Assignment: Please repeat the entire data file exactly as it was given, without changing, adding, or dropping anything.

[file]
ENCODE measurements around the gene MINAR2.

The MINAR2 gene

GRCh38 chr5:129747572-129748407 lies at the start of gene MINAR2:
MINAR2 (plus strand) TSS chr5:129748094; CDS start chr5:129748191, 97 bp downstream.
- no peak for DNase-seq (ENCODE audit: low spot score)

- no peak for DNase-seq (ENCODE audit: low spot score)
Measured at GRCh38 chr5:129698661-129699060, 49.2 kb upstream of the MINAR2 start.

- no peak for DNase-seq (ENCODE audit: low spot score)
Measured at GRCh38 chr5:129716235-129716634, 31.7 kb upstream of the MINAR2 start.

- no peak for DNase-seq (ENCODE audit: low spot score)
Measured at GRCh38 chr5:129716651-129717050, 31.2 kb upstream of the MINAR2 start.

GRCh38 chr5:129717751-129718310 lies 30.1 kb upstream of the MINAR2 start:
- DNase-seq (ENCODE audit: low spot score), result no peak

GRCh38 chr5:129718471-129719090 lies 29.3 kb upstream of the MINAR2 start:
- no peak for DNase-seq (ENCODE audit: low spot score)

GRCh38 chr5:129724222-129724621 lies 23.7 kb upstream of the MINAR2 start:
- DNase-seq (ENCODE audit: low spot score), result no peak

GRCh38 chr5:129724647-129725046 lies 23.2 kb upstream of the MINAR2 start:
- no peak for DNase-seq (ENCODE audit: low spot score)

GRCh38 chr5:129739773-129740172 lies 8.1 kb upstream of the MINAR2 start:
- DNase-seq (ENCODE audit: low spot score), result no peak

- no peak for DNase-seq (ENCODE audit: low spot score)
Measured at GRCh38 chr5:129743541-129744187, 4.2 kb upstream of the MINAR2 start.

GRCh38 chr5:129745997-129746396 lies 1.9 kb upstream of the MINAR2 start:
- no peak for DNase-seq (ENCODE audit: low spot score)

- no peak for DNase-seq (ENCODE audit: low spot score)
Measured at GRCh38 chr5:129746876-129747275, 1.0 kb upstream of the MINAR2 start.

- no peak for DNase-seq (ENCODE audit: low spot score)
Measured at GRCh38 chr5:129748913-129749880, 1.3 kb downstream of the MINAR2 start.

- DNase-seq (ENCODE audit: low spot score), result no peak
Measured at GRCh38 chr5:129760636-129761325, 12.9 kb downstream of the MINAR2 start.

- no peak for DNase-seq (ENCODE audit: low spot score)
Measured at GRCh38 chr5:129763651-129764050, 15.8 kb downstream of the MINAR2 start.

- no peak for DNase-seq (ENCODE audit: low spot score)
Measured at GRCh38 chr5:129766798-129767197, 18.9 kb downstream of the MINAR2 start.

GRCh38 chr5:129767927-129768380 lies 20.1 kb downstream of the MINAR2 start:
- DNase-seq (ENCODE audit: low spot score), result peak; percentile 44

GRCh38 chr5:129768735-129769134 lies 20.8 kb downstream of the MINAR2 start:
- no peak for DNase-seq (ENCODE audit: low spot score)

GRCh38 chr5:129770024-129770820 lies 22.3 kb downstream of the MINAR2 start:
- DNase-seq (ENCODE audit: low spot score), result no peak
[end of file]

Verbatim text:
ENCODE measurements around the gene MINAR2.

The MINAR2 gene

GRCh38 chr5:129747572-129748407 lies at the start of gene MINAR2:
MINAR2 (plus strand) TSS chr5:129748094; CDS start chr5:129748191, 97 bp downstream.
- no peak for DNase-seq (ENCODE audit: low spot score)

- no peak for DNase-seq (ENCODE audit: low spot score)
Measured at GRCh38 chr5:129698661-129699060, 49.2 kb upstream of the MINAR2 start.

- no peak for DNase-seq (ENCODE audit: low spot score)
Measured at GRCh38 chr5:129716235-129716634, 31.7 kb upstream of the MINAR2 start.

- no peak for DNase-seq (ENCODE audit: low spot score)
Measured at GRCh38 chr5:129716651-129717050, 31.2 kb upstream of the MINAR2 start.

GRCh38 chr5:129717751-129718310 lies 30.1 kb upstream of the MINAR2 start:
- DNase-seq (ENCODE audit: low spot score), result no peak

GRCh38 chr5:129718471-129719090 lies 29.3 kb upstream of the MINAR2 start:
- no peak for DNase-seq (ENCODE audit: low spot score)

GRCh38 chr5:129724222-129724621 lies 23.7 kb upstream of the MINAR2 start:
- DNase-seq (ENCODE audit: low spot score), result no peak

GRCh38 chr5:129724647-129725046 lies 23.2 kb upstream of the MINAR2 start:
- no peak for DNase-seq (ENCODE audit: low spot score)

GRCh38 chr5:129739773-129740172 lies 8.1 kb upstream of the MINAR2 start:
- DNase-seq (ENCODE audit: low spot score), result no peak

- no peak for DNase-seq (ENCODE audit: low spot score)
Measured at GRCh38 chr5:129743541-129744187, 4.2 kb upstream of the MINAR2 start.

GRCh38 chr5:129745997-129746396 lies 1.9 kb upstream of the MINAR2 start:
- no peak for DNase-seq (ENCODE audit: low spot score)

- no peak for DNase-seq (ENCODE audit: low spot score)
Measured at GRCh38 chr5:129746876-129747275, 1.0 kb upstream of the MINAR2 start.

- no peak for DNase-seq (ENCODE audit: low spot score)
Measured at GRCh38 chr5:129748913-129749880, 1.3 kb downstream of the MINAR2 start.

- DNase-seq (ENCODE audit: low spot score), result no peak
Measured at GRCh38 chr5:129760636-129761325, 12.9 kb downstream of the MINAR2 start.

- no peak for DNase-seq (ENCODE audit: low spot score)
Measured at GRCh38 chr5:129763651-129764050, 15.8 kb downstream of the MINAR2 start.

- no peak for DNase-seq (ENCODE audit: low spot score)
Measured at GRCh38 chr5:129766798-129767197, 18.9 kb downstream of the MINAR2 start.

GRCh38 chr5:129767927-129768380 lies 20.1 kb downstream of the MINAR2 start:
- DNase-seq (ENCODE audit: low spot score), result peak; percentile 44

GRCh38 chr5:129768735-129769134 lies 20.8 kb downstream of the MINAR2 start:
- no peak for DNase-seq (ENCODE audit: low spot score)

GRCh38 chr5:129770024-129770820 lies 22.3 kb downstream of the MINAR2 start:
- DNase-seq (ENCODE audit: low spot score), result no peak